Ms Julian said she hoped the wider community and local government, especially Mayor Rehette Stoltz, would listen to their concerns and “help us start a group which we all need”.
Gisborne Mayor Rehette Stoltz said many families would be helped if a support group was restarted in Tairāwhiti to provide “care and a safe space after the loss of a baby”.
“There is a great need for after care in our community for anyone who has experienced such a loss. We know this is an incredibly difficult issue for many whānau in our region.
“To have a wraparound support service for families affected will be invaluable. This will make a difference, and I would like to extend my thanks to the organisers who want to re-establish this group.”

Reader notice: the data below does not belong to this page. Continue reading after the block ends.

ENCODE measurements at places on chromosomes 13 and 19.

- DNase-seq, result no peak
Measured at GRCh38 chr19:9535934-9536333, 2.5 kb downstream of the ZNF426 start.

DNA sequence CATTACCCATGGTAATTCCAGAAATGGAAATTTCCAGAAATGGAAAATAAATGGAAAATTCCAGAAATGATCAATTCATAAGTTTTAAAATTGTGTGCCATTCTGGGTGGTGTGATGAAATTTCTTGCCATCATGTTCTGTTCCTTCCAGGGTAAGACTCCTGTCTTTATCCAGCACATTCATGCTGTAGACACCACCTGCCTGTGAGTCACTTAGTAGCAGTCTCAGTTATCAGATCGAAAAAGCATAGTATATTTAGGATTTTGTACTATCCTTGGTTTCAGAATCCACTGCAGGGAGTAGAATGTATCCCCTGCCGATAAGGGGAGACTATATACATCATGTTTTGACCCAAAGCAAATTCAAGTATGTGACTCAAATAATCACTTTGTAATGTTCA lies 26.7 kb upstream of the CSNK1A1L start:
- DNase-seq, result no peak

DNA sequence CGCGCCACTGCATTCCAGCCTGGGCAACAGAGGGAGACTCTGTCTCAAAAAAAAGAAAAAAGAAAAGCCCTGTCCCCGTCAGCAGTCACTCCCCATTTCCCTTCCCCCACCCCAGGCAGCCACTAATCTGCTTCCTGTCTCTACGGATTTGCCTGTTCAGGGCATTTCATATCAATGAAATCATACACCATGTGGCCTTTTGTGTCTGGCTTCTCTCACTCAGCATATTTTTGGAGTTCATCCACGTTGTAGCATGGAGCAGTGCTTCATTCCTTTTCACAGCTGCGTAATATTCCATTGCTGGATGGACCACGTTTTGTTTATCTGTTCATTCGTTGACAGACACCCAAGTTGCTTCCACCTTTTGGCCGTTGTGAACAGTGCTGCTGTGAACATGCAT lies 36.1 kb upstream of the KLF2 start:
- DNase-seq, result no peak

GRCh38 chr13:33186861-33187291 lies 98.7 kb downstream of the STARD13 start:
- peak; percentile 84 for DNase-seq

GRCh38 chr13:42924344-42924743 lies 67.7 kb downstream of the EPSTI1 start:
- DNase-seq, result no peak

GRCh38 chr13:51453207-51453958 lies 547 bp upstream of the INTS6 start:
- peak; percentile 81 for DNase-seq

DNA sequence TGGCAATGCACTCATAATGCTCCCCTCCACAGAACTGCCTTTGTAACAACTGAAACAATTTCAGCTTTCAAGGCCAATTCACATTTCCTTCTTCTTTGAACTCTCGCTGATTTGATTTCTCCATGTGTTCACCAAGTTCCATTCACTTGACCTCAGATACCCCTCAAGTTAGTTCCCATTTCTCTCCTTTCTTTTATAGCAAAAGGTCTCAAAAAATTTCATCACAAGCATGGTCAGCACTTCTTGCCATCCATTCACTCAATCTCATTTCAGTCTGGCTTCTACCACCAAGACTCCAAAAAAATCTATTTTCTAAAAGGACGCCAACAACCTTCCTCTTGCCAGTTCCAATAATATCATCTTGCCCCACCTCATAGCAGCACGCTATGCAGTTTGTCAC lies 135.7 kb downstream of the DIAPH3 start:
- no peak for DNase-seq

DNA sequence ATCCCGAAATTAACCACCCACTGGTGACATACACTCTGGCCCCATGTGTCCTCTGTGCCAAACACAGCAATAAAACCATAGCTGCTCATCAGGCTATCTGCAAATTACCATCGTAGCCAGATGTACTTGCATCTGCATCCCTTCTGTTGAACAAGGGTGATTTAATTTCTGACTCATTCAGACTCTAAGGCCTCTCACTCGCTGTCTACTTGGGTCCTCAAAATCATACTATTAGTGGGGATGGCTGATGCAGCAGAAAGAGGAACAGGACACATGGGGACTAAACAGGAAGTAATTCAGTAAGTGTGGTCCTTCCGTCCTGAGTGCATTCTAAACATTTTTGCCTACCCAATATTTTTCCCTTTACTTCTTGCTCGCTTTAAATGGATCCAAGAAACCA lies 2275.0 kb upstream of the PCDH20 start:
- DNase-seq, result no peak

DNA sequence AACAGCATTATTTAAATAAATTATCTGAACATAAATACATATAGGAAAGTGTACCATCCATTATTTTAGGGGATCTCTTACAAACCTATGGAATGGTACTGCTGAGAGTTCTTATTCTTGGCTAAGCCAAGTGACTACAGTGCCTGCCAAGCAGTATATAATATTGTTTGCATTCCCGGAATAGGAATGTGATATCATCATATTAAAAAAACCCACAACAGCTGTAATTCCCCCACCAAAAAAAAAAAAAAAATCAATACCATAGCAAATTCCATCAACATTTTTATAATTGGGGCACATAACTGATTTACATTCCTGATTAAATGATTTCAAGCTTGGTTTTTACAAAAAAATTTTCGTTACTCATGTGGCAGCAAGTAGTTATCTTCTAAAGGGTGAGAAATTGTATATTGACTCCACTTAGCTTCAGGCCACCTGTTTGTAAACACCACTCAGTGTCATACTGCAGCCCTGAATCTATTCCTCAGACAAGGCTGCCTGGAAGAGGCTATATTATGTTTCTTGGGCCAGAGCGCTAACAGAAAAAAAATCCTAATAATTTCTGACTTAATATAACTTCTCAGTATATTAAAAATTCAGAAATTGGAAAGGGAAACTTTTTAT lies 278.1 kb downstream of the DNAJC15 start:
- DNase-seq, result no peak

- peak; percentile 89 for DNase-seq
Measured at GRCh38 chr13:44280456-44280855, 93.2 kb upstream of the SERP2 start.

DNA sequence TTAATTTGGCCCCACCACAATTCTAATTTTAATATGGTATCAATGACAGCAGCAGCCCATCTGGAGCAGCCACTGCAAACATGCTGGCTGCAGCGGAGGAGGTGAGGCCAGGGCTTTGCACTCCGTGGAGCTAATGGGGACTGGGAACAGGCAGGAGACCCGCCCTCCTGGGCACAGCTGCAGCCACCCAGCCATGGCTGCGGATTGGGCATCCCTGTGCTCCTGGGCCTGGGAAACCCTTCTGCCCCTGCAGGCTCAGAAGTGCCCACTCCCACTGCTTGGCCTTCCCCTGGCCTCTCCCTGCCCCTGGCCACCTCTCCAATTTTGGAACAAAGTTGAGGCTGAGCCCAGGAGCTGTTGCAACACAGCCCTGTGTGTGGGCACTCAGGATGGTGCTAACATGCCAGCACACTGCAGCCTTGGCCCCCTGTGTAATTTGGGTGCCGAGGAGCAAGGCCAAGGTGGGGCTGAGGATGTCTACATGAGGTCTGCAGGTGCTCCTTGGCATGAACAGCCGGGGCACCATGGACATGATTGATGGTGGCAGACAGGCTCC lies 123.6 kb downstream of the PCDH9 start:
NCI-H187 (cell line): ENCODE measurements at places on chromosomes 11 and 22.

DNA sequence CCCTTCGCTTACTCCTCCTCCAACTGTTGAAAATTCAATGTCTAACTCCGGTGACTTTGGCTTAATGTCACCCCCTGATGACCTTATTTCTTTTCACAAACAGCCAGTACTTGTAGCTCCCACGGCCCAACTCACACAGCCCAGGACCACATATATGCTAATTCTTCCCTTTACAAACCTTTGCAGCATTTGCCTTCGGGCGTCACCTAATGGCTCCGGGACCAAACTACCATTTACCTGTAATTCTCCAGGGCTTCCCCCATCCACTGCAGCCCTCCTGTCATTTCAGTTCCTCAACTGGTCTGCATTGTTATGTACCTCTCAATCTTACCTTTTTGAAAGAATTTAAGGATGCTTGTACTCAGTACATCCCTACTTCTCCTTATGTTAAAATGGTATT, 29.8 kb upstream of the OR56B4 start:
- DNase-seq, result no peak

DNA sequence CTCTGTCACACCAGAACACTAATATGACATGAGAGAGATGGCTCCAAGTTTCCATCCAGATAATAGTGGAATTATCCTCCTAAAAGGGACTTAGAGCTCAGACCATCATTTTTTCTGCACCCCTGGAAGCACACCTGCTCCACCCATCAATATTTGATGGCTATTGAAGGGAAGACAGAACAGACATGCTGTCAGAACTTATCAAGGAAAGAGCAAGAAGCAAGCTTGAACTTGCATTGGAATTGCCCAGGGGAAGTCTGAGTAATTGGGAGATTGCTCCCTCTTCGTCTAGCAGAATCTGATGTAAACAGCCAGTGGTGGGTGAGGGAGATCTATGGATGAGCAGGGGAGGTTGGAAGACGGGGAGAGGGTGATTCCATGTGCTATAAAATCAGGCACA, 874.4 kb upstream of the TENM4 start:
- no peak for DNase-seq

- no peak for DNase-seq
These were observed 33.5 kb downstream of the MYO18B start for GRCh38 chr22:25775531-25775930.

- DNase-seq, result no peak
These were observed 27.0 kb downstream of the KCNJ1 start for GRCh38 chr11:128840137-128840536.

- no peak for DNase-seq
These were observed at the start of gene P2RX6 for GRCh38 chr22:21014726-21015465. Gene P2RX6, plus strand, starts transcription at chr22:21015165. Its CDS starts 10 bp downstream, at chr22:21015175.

Annual Perinatal and Maternal Mortality Review (PMMR) reports over a number of years by the Health Quality and Safety Commission have recommended to the Ministry of Health the need for a “bereavement pathway” for whānau who have lost a baby.
The most recent news from the Ministry is that work is progressing on a bereavement pathway, “to better support whānau experiencing the loss of a baby”. A Ministry spokesperson said the next step would be a bereavement survey.
PMMR committee chair John Tait said care in Aotearoa was variable, was based on a person's location and often relied on “volunteer services providing necessary resources and support”.
“Before work on the bereavement pathway commences, the Ministry of Health is contracting for a group to conduct a bereavement survey. While background work has commenced, work on the pathway itself has not.”
SANDS New Zealand's chairperson Melanie Tarrant said they had a network of groups throughout Aotearoa providing “this valuable mahi” and had been serving the community with this support for more than 35 years.